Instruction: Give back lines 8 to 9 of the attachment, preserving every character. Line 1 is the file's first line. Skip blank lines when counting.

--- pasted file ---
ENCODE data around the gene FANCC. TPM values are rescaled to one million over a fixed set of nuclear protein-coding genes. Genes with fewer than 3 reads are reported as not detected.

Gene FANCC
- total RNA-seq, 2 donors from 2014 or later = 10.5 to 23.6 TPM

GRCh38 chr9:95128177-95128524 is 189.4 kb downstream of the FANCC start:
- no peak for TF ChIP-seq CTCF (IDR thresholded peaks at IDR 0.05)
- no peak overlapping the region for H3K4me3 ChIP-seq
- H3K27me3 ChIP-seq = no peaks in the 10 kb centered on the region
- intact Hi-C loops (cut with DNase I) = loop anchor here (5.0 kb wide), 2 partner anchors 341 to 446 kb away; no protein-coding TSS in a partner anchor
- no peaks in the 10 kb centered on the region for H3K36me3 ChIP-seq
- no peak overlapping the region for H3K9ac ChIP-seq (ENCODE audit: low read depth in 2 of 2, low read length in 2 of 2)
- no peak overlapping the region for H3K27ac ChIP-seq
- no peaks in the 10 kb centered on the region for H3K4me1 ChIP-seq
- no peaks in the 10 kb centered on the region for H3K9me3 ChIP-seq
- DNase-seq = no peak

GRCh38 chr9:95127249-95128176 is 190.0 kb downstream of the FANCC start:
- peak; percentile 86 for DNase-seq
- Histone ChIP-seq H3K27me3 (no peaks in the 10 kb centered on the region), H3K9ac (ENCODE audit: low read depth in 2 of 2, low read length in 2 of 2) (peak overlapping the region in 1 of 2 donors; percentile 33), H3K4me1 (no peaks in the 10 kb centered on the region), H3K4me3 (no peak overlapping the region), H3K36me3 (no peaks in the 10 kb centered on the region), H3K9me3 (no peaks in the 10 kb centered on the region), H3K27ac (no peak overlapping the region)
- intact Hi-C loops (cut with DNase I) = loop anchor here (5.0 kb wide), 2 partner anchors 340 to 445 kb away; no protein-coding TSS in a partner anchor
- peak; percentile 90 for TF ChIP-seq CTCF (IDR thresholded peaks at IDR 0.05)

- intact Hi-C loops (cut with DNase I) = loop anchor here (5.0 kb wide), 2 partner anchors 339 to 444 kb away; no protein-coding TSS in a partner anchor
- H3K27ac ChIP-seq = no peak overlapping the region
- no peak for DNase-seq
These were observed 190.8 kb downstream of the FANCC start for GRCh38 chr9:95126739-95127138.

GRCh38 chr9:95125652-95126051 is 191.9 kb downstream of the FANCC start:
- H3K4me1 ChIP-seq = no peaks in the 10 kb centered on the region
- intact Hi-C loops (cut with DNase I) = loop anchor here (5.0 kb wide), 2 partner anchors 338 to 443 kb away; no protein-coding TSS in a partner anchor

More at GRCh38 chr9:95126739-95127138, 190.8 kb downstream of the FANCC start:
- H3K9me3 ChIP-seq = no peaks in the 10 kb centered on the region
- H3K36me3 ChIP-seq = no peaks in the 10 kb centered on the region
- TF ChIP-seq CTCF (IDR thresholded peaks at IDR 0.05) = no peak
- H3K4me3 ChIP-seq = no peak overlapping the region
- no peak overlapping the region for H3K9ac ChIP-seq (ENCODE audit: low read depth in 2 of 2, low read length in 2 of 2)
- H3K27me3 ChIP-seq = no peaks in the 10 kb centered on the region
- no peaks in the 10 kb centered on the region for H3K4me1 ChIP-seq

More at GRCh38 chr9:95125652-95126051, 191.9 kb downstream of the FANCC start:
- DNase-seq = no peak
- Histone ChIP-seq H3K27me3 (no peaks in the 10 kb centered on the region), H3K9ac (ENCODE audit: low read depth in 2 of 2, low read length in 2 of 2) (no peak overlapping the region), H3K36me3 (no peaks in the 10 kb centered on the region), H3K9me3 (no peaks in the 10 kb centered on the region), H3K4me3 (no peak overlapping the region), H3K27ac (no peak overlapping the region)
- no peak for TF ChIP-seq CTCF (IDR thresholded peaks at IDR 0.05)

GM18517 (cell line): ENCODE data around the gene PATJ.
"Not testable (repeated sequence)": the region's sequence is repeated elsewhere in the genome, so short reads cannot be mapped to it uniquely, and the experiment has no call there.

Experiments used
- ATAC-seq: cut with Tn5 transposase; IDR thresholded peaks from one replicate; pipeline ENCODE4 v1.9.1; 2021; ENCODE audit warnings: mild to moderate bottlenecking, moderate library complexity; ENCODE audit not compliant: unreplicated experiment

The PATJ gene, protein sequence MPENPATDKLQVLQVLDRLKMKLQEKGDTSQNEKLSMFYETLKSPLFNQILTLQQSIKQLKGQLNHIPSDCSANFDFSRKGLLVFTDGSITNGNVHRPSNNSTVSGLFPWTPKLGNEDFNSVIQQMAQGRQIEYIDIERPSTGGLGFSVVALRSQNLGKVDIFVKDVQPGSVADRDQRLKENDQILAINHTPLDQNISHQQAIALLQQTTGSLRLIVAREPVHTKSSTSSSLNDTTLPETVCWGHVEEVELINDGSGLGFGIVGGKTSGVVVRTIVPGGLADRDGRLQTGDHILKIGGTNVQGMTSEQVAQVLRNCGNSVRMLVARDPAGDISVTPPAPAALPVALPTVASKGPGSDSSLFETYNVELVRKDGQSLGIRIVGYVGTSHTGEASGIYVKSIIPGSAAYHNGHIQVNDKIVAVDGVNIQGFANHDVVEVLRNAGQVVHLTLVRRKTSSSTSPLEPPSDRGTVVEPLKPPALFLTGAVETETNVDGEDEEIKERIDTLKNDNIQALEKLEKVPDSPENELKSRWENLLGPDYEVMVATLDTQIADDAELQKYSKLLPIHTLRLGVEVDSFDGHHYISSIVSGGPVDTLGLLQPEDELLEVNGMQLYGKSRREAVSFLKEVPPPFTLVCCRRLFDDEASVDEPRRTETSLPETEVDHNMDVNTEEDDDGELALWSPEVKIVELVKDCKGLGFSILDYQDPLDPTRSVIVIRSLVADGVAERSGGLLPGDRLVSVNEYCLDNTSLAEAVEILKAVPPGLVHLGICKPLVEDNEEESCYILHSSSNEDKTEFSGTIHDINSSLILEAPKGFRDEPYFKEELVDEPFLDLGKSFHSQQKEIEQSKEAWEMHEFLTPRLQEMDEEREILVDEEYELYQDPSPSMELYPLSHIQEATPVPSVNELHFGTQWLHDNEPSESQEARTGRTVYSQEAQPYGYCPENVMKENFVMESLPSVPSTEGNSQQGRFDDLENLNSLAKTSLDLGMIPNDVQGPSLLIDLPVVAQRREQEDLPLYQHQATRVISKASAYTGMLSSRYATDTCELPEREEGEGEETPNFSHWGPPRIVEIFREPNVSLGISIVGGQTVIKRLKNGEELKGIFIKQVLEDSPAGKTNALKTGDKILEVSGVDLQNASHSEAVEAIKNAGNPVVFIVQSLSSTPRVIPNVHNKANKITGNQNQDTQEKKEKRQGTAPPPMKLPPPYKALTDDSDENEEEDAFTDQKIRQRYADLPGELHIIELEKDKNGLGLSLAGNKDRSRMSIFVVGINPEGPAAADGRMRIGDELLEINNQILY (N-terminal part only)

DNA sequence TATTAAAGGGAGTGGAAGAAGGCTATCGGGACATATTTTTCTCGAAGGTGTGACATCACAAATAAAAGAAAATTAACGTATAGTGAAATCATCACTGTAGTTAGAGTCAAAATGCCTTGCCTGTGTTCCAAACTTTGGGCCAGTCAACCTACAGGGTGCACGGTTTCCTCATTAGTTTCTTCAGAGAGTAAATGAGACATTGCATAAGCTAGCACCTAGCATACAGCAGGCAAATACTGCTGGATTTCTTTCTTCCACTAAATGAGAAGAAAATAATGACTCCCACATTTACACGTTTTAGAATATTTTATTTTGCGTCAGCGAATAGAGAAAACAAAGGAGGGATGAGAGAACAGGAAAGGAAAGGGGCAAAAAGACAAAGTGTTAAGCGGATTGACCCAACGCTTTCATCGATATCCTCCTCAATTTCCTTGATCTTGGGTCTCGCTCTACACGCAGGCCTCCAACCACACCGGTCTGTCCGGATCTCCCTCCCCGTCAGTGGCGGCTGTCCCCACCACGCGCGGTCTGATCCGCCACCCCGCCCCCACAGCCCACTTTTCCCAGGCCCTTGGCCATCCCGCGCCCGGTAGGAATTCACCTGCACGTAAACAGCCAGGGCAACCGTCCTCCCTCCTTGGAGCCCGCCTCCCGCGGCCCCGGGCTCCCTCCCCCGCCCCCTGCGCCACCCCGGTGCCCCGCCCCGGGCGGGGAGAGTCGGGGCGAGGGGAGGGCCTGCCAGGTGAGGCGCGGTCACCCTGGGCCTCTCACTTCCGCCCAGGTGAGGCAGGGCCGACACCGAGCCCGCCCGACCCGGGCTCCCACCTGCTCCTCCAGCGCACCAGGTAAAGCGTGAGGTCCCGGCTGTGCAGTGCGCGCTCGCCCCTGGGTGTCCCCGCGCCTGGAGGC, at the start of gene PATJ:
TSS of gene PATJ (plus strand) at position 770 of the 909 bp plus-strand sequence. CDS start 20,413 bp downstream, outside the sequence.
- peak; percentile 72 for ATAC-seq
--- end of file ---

- intact Hi-C loops (cut with DNase I) = loop anchor here (5.0 kb wide), 2 partner anchors 341 to 446 kb away; no protein-coding TSS in a partner anchor
- no peaks in the 10 kb centered on the region for H3K36me3 ChIP-seq